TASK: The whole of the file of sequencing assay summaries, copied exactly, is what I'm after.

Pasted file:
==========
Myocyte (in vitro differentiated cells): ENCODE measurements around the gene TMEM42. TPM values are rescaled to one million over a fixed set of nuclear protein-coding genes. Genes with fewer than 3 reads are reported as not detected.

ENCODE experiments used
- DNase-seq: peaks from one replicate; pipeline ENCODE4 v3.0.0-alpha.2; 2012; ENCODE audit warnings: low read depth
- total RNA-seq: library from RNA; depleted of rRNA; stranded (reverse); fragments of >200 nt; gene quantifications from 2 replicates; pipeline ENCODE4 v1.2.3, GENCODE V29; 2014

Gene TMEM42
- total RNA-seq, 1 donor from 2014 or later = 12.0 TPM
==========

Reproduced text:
Myocyte (in vitro differentiated cells): ENCODE measurements around the gene TMEM42. TPM values are rescaled to one million over a fixed set of nuclear protein-coding genes. Genes with fewer than 3 reads are reported as not detected.

ENCODE experiments used
- DNase-seq: peaks from one replicate; pipeline ENCODE4 v3.0.0-alpha.2; 2012; ENCODE audit warnings: low read depth
- total RNA-seq: library from RNA; depleted of rRNA; stranded (reverse); fragments of >200 nt; gene quantifications from 2 replicates; pipeline ENCODE4 v1.2.3, GENCODE V29; 2014

Gene TMEM42
- total RNA-seq, 1 donor from 2014 or later = 12.0 TPM